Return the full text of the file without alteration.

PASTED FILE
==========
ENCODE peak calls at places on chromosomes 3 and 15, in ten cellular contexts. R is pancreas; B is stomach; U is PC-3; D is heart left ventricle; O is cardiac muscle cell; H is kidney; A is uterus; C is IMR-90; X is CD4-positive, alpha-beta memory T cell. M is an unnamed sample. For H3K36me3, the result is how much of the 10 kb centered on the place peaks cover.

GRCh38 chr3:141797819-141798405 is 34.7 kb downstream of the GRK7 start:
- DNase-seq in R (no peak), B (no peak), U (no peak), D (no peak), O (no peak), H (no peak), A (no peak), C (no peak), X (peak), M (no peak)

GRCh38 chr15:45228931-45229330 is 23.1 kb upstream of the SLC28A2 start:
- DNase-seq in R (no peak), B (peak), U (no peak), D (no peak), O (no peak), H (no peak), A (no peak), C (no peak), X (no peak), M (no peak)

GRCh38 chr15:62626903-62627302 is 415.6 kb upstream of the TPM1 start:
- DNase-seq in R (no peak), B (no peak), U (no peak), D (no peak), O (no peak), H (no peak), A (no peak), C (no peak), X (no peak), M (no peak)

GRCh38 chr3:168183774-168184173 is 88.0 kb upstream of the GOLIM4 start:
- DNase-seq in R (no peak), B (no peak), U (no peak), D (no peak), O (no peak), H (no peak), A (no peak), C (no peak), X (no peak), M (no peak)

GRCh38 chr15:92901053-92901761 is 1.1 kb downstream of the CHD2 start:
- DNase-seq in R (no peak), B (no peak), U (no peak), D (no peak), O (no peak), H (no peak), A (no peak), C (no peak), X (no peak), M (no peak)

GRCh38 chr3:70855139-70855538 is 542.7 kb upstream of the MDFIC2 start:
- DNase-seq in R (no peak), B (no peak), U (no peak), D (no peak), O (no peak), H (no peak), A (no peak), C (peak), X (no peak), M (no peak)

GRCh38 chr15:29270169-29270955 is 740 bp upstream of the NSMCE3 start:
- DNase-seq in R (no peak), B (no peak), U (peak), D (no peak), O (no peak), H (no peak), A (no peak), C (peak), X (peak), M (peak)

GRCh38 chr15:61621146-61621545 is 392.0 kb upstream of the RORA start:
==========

ENCODE peak calls at places on chromosomes 3 and 15, in ten cellular contexts. R is pancreas; B is stomach; U is PC-3; D is heart left ventricle; O is cardiac muscle cell; H is kidney; A is uterus; C is IMR-90; X is CD4-positive, alpha-beta memory T cell. M is an unnamed sample. For H3K36me3, the result is how much of the 10 kb centered on the place peaks cover.

GRCh38 chr3:141797819-141798405 is 34.7 kb downstream of the GRK7 start:
- DNase-seq in R (no peak), B (no peak), U (no peak), D (no peak), O (no peak), H (no peak), A (no peak), C (no peak), X (peak), M (no peak)

GRCh38 chr15:45228931-45229330 is 23.1 kb upstream of the SLC28A2 start:
- DNase-seq in R (no peak), B (peak), U (no peak), D (no peak), O (no peak), H (no peak), A (no peak), C (no peak), X (no peak), M (no peak)

GRCh38 chr15:62626903-62627302 is 415.6 kb upstream of the TPM1 start:
- DNase-seq in R (no peak), B (no peak), U (no peak), D (no peak), O (no peak), H (no peak), A (no peak), C (no peak), X (no peak), M (no peak)

GRCh38 chr3:168183774-168184173 is 88.0 kb upstream of the GOLIM4 start:
- DNase-seq in R (no peak), B (no peak), U (no peak), D (no peak), O (no peak), H (no peak), A (no peak), C (no peak), X (no peak), M (no peak)

GRCh38 chr15:92901053-92901761 is 1.1 kb downstream of the CHD2 start:
- DNase-seq in R (no peak), B (no peak), U (no peak), D (no peak), O (no peak), H (no peak), A (no peak), C (no peak), X (no peak), M (no peak)

GRCh38 chr3:70855139-70855538 is 542.7 kb upstream of the MDFIC2 start:
- DNase-seq in R (no peak), B (no peak), U (no peak), D (no peak), O (no peak), H (no peak), A (no peak), C (peak), X (no peak), M (no peak)

GRCh38 chr15:29270169-29270955 is 740 bp upstream of the NSMCE3 start:
- DNase-seq in R (no peak), B (no peak), U (peak), D (no peak), O (no peak), H (no peak), A (no peak), C (peak), X (peak), M (peak)

GRCh38 chr15:61621146-61621545 is 392.0 kb upstream of the RORA start: